The stainless plate is still going to be the problem. Trying to insulate it when it is clamped-up with two M16 (5/8") bolts will be impossible but what if it was shot-blasted and painted?

I live in an area that has high humidity and severe marine corrosion.

David Benyon
- Bude Cornwall England
^


Cold Galvanizing Spray


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August 2016

A. Hi Folks. I think, where practical, I would use zinc-rich cold galvanizing compound on any steel parts, and also paint any stainless parts to reduce the galvanic incompatibility.

Regards,

pic of Ted Mooney
Ted Mooney, P.E. RET
Striving to live Aloha
finishing.com - Pine Beach, New Jersey
^



July 28, 2016

Q. Dear Sir,
I would like to know can we do Hot dip galvanising to the Junction boxes made out of SS 304 grade? Is there any chance of Galvanic corrosion ?
With warm regards,

ashutosh sharma
- bangalore India
^


July 2016

A. Hi. As long as only one surface remains exposed (the galvanizing in this case), you can't have galvanic accelerated corrosion. But this page has been on the web for over a decade, getting 200 or more visits per month, with nobody yet claiming that they've seen galvanizing of stainless steel truly working properly, so I remain dubious :-)

Regards,

pic of Ted Mooney
Ted Mooney, P.E. RET
Striving to live Aloha
finishing.com - Pine Beach, New Jersey
^


August 4, 2016

A. I agree. It isn't possible to galvanize stainless steels. Nor is it sensible to do so!

geoff_crowley
Geoff Crowley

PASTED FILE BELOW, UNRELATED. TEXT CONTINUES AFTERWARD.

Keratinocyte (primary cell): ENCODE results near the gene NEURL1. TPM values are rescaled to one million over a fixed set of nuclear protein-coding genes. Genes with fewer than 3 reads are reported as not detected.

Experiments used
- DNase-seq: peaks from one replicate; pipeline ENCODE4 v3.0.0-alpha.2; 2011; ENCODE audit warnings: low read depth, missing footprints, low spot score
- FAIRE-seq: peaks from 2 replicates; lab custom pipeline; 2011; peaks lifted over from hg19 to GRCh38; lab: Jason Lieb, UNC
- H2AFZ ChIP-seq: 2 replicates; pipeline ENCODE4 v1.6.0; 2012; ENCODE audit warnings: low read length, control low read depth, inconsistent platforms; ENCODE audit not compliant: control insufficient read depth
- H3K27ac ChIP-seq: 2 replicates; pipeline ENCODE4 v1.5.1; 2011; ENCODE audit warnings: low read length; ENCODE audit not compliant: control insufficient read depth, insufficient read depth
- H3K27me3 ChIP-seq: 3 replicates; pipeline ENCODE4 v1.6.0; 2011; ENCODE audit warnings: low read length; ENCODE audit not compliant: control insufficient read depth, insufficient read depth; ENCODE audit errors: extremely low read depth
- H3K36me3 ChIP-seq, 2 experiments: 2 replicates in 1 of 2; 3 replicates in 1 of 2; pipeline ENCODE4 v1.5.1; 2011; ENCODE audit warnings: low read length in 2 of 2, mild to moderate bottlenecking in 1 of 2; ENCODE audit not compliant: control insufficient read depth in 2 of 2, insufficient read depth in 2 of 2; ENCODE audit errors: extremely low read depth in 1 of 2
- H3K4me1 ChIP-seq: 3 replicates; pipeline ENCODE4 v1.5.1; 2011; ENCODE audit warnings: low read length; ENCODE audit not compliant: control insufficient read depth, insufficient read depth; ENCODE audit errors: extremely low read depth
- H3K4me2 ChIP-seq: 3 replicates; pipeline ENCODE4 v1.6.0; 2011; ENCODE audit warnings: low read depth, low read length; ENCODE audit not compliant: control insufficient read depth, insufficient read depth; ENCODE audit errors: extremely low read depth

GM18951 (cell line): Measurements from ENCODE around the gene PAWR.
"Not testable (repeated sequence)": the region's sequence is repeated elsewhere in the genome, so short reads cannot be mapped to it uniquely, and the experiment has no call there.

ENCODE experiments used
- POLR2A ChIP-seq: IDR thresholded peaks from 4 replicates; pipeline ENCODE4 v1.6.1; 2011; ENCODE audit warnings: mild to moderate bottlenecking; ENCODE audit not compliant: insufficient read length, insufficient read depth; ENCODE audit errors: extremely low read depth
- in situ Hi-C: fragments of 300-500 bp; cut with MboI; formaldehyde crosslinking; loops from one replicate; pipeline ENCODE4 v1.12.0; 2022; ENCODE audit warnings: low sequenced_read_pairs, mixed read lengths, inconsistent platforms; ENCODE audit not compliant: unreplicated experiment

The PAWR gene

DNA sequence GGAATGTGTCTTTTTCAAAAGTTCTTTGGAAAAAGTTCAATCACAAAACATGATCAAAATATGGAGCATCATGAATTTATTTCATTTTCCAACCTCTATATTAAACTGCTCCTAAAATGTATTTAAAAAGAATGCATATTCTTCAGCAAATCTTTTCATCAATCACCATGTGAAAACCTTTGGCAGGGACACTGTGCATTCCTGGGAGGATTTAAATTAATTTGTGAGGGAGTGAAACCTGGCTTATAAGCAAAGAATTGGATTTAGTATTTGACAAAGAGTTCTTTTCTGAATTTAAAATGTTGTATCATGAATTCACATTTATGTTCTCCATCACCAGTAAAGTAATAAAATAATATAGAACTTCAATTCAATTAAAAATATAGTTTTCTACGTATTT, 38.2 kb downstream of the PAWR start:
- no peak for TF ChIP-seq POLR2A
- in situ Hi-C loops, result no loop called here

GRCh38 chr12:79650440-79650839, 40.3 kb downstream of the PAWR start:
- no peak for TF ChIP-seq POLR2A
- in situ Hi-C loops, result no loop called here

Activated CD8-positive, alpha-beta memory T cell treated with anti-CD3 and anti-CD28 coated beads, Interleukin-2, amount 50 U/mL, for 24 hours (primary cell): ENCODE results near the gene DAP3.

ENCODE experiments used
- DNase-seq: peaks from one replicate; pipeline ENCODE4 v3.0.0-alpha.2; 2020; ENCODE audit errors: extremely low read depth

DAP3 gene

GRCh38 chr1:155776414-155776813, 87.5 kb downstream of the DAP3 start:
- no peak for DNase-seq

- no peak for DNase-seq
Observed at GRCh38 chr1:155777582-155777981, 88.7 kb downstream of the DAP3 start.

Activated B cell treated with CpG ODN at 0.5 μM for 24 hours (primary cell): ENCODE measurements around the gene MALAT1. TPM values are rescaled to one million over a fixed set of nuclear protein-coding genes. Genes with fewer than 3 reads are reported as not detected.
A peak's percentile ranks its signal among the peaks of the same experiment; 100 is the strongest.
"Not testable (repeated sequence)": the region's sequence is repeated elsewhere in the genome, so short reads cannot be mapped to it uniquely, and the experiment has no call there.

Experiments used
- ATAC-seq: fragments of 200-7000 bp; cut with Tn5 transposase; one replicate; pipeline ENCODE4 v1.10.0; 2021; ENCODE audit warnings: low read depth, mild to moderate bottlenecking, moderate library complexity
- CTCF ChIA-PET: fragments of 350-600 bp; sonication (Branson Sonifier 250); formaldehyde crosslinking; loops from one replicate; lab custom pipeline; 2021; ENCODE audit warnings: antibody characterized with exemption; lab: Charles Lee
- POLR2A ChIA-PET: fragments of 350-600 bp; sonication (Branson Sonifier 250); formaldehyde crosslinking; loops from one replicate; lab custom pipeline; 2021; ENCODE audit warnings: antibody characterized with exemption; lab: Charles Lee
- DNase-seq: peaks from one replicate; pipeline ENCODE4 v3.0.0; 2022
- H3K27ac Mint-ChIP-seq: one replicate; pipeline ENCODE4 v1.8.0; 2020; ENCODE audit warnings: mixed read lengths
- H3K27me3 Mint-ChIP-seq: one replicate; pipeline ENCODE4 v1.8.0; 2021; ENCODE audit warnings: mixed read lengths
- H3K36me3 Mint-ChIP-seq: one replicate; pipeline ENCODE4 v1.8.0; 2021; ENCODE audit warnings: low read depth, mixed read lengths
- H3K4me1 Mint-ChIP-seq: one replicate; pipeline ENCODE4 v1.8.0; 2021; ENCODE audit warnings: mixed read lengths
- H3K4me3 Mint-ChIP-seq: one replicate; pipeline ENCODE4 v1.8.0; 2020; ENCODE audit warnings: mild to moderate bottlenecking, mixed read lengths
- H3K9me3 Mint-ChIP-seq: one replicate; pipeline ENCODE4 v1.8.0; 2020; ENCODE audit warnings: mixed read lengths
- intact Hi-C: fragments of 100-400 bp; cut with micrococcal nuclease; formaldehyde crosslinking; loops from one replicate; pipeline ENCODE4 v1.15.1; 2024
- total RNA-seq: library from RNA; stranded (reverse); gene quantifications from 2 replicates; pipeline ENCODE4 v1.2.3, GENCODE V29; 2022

Crithwood Ltd.
Westfield, Scotland, UK
crithwood logo
^



Galvanizing a weldment of steel and stainless steel

May 31, 2019

"Hot Dip Galvanizing of Steel Structures"
by Kuklik & Kudlacek
from Abe Books
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Q. We have 316 SS parts welded to a carbon steel structure going into offshore environment. The items are to be Galvanised. Firstly the items are pre steel grit blasted, galvanised then sweep blasted using a non-metallic abrasive before receiving an epoxy coating system with a polyurethane topcoat. My question is the pre steel grit blasting of the small welded SS parts would contaminate the SS, would this still be a problem even after the full coating system is applied?

Ian Dawson
- Liverpool, UK
^


June 15, 2019

A. Hello Mr Ian,

On the contrary, my personal experience is that the blasting on SS wakes up the surface and improves adhesion.

Khozem Vahaanwala
Khozem Vahaanwala
Saify Ind
supporting advertiser

Bengaluru, India
Saify Ind
^


June 18, 2019

A. Ian,
Yes, steel blasting of stainless will contaminate it (as opposed to blasting with stainless shot or glass bead), but since you're putting multiple coatings over the top of it, it doesn't really matter much at that point.

Which also raises the question, why bother paying the extra money for stainless steel in the first place?

ray kremer
Ray Kremer
Stellar Solutions, Inc.
supporting advertiser
McHenry, Illinois
stellar solutions banner
^



January 20, 2020

Q. I have hot dip zinc galvanized parts consisting of 304SS welded to mild steel. The finish looks fine. Should I be concerned about mechanical integrity of the parts?

C.R. Stephenson
- Raleigh, North Carolina USA
^


January 2020

A. Hi C.R.,
Can you tell us what the parts are? Some things we wouldn't dream of doing on aerospace parts may be rather routinely done on low pressure vats, simple linkages, and farm equipment. Mr. Hanke warns of the zinc weakening the stainless against fatigue loading at high temperatures. Mr. Crowley says 304 stainless can't be gainfully galvanized and Dr. Cook seems to me to be expressing skepticism.

Are you certain that the parts are 304SS, and that the coating is applied by hot-dipping rather than electroplating or another technology? Some earlier posters have told us that the reason they ended up with a mixed-metal weldment was because they added stainless components to a galvanized boat trailer. Why are your parts mixed metal? Thanks.

Regards,

pic of Ted Mooney
Ted Mooney, P.E. RET
Striving to live Aloha
finishing.com - Pine Beach, New Jersey
^